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14 hemorrhage & shock

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14 hemorrhage & shock

  1. 1. Hemorrhage & Shock Its Management In Oral Surgery Instructor – Dr.Jesus George 1
  2. 2. Hemorrhage  Bleeding  Escape of blood from a blood vessel due to damage or injury in vasculature 2
  3. 3. Types  A-depending upon the nature of the vessel  Arterial hemorrhage  Bright red color  Pulsation of the artery can be seen  Venous hemorrhage  Dark red color,  Non-pulsating with steady flow(constant flow)  Difficult to control because vein gets retracted 3
  4. 4. Cont.  Capillary hemorrhage  Red colour  Slowly oozes out  It becomes significant if there is bleeding tendencies  Bony bleeding  From nutrient vessels in bone  Usually follows removal of lower 3rd molar 4
  5. 5. Cont.  B. Depending upon timing of hemorrhage  Primary hemorrhage -occurs at the time of surgery  Reactionary or intermediate hemorrhage -occurs after 24 hrs of surgery(causes-hypertension in postoperative period, sneezing,coughing)  Secondary hemorrhage -occurs after 48-72 hrs after surgery (infection) 5
  6. 6. Cont.  C-depending upon the duration of hemorrhage  Acute hemorrhage -occurs suddenly (esophageal variceal bleeding due to portal hypertension)  Chronic hemorrhage-(hemorrhoids or piles or chronic duodenal ulcer 6
  7. 7. Cont.  D-depending upon the nature of bleeding  External hemorrhage - epistaxis  Internal hemorrhage - splenic rupture 7
  8. 8. Laboratory tests for screening  Bleeding time (aspirin therapy)  Platelet count (liver disease, c/c leukemia)  Prothrombin time (heparin therapy, liver disease) 8
  9. 9. Hemostasis  Control or arrest of bleeding 9
  10. 10. Local hemostatic measures  Mechanical methods  Thermal methods  Chemical methods 10
  11. 11. Mechanical methods  Pressure  Use of hemostats  Sutures & ligation 11
  12. 12. Thermal methods  Cautery  Electrosurgery  Cryosurgery 12
  13. 13. Chemical methods  Astringents (ferric sulfate in ethyl cellulose)  Styptics (epsilon amino caproic acid local & systemic)  Bone wax (bees wax(7)+olive oil(2)+phenol(1),helps in platelet aggregation)  Gelfoam (compressed sponge made up of porcine skin & have physical action)  Adrenaline  Surgicel (knitted fabric, interaction with platelets)  Fibrin glue (thrombin+fibrinogen+factor8) 13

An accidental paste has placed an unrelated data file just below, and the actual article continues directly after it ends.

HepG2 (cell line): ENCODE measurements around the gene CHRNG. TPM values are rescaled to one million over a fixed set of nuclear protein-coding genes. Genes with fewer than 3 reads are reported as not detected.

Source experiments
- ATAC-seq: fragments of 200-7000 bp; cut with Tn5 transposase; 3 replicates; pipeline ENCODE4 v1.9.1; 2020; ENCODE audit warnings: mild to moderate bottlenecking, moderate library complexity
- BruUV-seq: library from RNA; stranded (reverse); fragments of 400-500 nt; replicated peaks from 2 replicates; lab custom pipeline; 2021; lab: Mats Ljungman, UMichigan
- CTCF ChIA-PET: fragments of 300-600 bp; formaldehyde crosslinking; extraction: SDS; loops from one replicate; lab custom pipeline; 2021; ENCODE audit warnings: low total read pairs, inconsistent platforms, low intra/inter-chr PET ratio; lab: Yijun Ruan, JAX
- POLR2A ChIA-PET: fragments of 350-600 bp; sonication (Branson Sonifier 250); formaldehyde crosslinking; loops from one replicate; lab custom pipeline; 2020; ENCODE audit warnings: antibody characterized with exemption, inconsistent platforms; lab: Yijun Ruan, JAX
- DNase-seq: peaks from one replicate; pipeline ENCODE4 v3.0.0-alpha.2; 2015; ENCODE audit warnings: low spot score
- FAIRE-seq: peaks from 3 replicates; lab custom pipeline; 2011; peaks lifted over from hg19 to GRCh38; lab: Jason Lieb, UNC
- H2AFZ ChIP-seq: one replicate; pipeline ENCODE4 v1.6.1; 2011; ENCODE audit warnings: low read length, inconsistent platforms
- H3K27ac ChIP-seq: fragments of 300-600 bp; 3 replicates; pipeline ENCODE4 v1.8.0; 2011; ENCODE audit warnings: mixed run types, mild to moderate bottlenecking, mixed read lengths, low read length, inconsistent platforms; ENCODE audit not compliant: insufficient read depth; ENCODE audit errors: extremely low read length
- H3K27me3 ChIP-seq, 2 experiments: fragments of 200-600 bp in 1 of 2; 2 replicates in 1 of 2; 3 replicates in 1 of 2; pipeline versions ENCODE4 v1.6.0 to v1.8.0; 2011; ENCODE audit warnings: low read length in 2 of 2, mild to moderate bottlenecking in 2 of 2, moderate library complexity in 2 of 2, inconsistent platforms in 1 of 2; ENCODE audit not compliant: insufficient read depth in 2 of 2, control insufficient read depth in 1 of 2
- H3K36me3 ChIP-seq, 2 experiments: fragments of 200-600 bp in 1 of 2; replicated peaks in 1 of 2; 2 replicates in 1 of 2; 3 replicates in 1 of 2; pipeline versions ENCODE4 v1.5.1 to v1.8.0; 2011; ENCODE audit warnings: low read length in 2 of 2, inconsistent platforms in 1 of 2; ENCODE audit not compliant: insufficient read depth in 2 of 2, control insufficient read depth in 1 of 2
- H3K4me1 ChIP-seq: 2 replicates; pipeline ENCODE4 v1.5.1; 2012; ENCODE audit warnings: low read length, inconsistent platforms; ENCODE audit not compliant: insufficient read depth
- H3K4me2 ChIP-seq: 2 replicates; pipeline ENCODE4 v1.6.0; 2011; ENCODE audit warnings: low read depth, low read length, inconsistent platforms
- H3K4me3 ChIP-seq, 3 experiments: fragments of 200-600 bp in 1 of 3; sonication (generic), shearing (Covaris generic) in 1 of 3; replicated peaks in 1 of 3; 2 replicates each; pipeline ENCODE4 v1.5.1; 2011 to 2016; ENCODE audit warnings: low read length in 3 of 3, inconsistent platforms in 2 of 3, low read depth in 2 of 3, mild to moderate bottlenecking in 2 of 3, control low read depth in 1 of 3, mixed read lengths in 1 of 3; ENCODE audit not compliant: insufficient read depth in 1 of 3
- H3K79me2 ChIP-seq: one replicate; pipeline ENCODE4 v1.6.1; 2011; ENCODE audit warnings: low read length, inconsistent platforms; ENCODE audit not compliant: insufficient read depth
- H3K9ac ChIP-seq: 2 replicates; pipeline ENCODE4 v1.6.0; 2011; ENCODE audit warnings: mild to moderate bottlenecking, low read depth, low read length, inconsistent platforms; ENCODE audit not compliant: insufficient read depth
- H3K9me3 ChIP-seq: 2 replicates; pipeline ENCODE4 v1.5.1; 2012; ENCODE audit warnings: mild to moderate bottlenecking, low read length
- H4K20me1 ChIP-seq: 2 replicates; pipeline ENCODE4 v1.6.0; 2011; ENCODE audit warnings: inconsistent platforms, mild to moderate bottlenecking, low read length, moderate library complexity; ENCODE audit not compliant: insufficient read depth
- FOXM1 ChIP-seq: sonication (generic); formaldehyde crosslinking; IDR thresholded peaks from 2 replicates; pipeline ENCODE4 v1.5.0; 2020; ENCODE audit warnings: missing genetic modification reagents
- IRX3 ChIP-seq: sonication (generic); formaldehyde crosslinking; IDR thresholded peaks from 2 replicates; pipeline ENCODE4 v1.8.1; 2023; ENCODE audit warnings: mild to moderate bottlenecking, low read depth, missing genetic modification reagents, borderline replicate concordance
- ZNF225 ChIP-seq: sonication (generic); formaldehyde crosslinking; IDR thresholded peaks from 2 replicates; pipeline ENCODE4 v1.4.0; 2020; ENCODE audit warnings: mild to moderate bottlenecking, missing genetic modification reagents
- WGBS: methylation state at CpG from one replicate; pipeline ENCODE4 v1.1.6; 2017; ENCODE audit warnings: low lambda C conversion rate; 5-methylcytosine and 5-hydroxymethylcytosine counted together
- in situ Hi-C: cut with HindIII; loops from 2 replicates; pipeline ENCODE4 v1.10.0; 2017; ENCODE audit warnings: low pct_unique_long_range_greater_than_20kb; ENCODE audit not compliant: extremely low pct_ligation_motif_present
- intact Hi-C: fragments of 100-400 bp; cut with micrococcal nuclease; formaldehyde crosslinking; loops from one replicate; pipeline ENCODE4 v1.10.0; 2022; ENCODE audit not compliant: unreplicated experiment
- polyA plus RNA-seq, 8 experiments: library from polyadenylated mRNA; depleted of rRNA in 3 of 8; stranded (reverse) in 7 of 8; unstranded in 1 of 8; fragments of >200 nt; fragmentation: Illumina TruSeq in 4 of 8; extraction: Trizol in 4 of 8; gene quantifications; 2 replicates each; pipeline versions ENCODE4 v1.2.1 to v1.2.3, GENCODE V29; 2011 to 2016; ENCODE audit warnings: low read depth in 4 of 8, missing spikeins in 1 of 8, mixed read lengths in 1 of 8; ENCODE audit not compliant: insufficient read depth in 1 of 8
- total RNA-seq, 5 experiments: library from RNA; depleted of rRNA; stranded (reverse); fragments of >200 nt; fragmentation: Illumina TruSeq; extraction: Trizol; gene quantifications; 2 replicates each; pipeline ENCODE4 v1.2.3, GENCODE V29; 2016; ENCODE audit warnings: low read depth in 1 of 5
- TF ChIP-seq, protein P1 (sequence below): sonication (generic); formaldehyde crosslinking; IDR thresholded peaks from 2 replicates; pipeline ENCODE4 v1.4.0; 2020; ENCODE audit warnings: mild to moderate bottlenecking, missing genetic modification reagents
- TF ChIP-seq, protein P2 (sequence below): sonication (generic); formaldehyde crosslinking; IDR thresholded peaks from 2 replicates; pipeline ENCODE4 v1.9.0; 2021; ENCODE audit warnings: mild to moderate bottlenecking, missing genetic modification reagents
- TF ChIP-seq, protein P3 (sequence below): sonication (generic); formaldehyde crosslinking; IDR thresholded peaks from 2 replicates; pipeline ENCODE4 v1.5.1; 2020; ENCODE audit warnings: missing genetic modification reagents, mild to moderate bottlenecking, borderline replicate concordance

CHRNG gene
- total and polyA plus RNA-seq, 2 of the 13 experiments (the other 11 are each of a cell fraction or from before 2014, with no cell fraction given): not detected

14. 14. Prevention of hemorrhage during & after extraction  Primary hemorrhage – tender handling of soft tissues & bone.  Reactionary hemorrhage – semi supine or sitting posture, diazepam 5 mg at bedtime or antihypertensive drugs after consultation with the physician  Secondary hemorrhage - antibiotics 14
  15. 15. Control of hemorrhage from major arteries  Greater palatine artery  Pressure pack  A round bolus of gauze is made of adequate size , so that it does not cause gagging  It is kept in place by tie over sutures for 24 to 48 hours  Pressure pack can be safely removed after 48 hours 15
  16. 16. Cont.  Lingual artery  Local clamping of the artery & application of electrocautery usually controls bleeding  Superficial temporal artery  Electrocautery 16
  17. 17. Hereditary coagulopathies  Hemophilia -a  Hemophilia -b 17
  18. 18. Hemophilia -a  Caused by deficiency of factor 8  Sex-linked recessive inherited disorder  Seen in males  Hemophilia-a is graded as mild , moderate ,& severe  Mild - factor 8 level ranges from 6 to 30 percent  Moderate - factor 8 level ranges from 1 to 5 percent 18
  19. 19. Cont.  Severe - factor 8 level ranges from nil to 1 percent  Clinical features - prolonged bleeding tendencies even after a mild trauma  Patients are higher risk for bleeding after oral surgical procedures 19
  20. 20. Hemophilia b  It is caused by deficiency of factor 9  It is congenital disorder& transmitted as sex--linked recessive trait  Clinical manifestations of this disease are similar to hemophilia a 20